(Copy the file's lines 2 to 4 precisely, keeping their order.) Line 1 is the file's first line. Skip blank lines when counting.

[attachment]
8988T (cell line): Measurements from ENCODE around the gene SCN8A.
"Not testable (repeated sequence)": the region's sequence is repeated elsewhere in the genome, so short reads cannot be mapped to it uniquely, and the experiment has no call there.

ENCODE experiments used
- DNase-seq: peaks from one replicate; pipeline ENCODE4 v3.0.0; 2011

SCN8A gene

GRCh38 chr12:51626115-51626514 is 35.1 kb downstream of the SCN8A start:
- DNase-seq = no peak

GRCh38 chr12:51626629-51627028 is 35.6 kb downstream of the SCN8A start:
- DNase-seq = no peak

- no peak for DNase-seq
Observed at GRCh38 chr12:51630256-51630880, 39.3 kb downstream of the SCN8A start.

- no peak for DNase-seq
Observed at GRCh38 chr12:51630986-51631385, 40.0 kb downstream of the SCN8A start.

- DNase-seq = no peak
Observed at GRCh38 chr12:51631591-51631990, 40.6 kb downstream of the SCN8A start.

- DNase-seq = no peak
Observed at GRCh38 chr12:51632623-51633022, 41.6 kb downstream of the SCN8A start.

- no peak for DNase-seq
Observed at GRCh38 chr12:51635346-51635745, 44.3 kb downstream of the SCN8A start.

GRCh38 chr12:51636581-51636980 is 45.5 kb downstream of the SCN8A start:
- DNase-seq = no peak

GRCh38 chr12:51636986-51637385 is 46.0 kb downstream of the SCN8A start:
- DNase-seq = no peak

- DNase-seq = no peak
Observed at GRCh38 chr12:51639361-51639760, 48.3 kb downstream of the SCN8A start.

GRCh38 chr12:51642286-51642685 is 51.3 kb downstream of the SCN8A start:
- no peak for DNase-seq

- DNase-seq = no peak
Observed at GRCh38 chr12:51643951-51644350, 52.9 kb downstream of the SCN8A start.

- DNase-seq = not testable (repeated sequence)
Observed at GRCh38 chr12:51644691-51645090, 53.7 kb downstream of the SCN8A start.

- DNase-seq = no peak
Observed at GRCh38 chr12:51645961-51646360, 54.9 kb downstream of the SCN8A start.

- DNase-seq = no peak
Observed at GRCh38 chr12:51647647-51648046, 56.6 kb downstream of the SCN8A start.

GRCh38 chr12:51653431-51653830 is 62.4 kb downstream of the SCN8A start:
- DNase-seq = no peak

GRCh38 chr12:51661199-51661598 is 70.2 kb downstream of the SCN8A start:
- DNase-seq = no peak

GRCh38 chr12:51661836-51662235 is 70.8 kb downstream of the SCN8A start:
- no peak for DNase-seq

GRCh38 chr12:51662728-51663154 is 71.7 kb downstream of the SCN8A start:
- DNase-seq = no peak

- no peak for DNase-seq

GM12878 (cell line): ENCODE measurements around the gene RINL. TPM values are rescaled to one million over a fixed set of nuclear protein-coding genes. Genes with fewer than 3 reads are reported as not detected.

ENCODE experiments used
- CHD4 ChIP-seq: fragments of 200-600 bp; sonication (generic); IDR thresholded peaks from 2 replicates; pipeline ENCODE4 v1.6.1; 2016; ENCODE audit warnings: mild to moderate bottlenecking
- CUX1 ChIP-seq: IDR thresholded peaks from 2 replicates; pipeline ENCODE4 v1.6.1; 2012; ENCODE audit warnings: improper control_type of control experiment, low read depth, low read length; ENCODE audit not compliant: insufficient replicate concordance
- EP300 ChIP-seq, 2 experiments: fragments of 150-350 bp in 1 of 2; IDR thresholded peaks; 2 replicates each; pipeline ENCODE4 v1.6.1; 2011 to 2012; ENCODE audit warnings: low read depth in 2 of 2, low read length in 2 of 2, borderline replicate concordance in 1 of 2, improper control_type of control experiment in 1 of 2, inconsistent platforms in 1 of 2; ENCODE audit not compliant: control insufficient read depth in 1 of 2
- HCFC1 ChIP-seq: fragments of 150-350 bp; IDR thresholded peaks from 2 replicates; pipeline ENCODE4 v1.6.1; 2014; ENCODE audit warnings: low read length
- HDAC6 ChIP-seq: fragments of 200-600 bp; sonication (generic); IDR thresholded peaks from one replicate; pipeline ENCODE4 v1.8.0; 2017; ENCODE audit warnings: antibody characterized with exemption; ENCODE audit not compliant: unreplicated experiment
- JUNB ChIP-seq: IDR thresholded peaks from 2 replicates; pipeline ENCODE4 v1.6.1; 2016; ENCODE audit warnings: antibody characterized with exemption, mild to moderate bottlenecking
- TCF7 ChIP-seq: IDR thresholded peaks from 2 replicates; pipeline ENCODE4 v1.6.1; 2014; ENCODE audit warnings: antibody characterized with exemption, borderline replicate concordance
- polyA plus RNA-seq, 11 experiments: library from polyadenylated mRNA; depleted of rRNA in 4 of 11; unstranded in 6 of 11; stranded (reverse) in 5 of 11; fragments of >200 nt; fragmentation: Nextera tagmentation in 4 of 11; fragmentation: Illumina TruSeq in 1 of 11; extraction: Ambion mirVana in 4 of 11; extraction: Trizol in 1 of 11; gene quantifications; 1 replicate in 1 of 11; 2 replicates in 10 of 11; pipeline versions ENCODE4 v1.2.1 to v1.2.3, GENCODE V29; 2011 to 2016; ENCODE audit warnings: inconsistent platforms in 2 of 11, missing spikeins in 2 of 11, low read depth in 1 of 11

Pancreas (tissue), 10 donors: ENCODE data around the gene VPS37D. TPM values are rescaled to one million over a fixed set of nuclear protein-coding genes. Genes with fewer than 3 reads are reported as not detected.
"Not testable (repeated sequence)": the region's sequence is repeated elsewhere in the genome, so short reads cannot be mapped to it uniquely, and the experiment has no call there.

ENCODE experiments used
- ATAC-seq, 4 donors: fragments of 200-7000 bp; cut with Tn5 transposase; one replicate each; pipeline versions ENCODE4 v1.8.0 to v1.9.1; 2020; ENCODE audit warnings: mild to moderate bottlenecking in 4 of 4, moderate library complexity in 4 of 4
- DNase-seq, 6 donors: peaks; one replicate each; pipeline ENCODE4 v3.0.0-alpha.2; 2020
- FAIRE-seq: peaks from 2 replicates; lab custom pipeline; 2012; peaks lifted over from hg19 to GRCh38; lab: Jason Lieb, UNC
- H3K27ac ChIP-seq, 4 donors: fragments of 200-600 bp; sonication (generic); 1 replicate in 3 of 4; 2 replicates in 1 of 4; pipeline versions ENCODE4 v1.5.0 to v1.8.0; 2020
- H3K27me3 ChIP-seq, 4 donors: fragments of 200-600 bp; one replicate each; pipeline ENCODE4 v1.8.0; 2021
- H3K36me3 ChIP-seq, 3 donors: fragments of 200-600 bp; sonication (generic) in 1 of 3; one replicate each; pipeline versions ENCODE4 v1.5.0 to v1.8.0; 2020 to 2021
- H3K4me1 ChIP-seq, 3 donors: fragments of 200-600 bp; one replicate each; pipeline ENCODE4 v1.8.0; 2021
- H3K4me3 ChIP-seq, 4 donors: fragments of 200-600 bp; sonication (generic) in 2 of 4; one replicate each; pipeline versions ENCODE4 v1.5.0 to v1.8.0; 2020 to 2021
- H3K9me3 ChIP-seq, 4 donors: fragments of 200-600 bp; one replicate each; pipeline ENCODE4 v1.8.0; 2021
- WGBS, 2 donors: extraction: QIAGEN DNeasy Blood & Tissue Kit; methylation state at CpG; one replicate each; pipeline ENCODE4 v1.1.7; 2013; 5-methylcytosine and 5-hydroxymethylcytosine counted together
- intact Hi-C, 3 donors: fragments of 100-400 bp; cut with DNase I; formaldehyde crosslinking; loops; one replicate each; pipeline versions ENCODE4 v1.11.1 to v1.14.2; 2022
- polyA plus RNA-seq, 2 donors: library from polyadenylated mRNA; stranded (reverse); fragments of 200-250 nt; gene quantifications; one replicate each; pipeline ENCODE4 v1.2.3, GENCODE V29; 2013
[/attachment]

"Not testable (repeated sequence)": the region's sequence is repeated elsewhere in the genome, so short reads cannot be mapped to it uniquely, and the experiment has no call there.

ENCODE experiments used
- DNase-seq: peaks from one replicate; pipeline ENCODE4 v3.0.0; 2011